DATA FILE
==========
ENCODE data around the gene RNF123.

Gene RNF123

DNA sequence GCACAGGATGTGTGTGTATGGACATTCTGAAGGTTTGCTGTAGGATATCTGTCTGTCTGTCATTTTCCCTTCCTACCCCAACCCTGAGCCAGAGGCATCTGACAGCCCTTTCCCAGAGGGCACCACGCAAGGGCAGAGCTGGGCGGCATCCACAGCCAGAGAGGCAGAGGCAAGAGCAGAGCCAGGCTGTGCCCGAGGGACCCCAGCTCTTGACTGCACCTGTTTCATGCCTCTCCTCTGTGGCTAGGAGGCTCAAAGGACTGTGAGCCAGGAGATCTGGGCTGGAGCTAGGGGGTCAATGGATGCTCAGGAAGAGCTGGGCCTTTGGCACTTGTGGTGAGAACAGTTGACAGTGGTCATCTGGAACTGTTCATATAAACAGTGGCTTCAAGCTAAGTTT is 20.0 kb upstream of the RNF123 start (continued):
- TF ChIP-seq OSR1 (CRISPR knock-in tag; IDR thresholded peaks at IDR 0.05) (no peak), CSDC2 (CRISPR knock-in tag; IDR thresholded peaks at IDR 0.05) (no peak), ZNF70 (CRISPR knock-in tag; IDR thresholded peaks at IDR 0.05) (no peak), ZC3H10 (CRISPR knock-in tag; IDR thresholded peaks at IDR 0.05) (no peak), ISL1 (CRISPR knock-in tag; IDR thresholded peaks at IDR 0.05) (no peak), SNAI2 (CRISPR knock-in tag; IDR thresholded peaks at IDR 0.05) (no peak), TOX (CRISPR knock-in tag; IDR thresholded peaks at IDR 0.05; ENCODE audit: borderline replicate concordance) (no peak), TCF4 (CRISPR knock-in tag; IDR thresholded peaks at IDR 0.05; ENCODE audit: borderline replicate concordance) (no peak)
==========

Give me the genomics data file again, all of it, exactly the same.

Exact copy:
ENCODE data around the gene RNF123.

Gene RNF123

DNA sequence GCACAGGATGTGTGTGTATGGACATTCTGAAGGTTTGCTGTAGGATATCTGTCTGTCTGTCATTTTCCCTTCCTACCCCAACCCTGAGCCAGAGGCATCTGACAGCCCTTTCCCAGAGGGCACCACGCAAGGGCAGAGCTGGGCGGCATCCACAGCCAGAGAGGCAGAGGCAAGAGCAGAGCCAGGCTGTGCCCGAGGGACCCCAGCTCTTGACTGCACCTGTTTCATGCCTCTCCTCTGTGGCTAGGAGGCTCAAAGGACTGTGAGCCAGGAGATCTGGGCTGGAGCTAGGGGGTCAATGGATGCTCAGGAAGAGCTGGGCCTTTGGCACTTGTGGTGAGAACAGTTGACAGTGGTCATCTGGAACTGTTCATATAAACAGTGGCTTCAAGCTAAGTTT is 20.0 kb upstream of the RNF123 start (continued):
- TF ChIP-seq OSR1 (CRISPR knock-in tag; IDR thresholded peaks at IDR 0.05) (no peak), CSDC2 (CRISPR knock-in tag; IDR thresholded peaks at IDR 0.05) (no peak), ZNF70 (CRISPR knock-in tag; IDR thresholded peaks at IDR 0.05) (no peak), ZC3H10 (CRISPR knock-in tag; IDR thresholded peaks at IDR 0.05) (no peak), ISL1 (CRISPR knock-in tag; IDR thresholded peaks at IDR 0.05) (no peak), SNAI2 (CRISPR knock-in tag; IDR thresholded peaks at IDR 0.05) (no peak), TOX (CRISPR knock-in tag; IDR thresholded peaks at IDR 0.05; ENCODE audit: borderline replicate concordance) (no peak), TCF4 (CRISPR knock-in tag; IDR thresholded peaks at IDR 0.05; ENCODE audit: borderline replicate concordance) (no peak)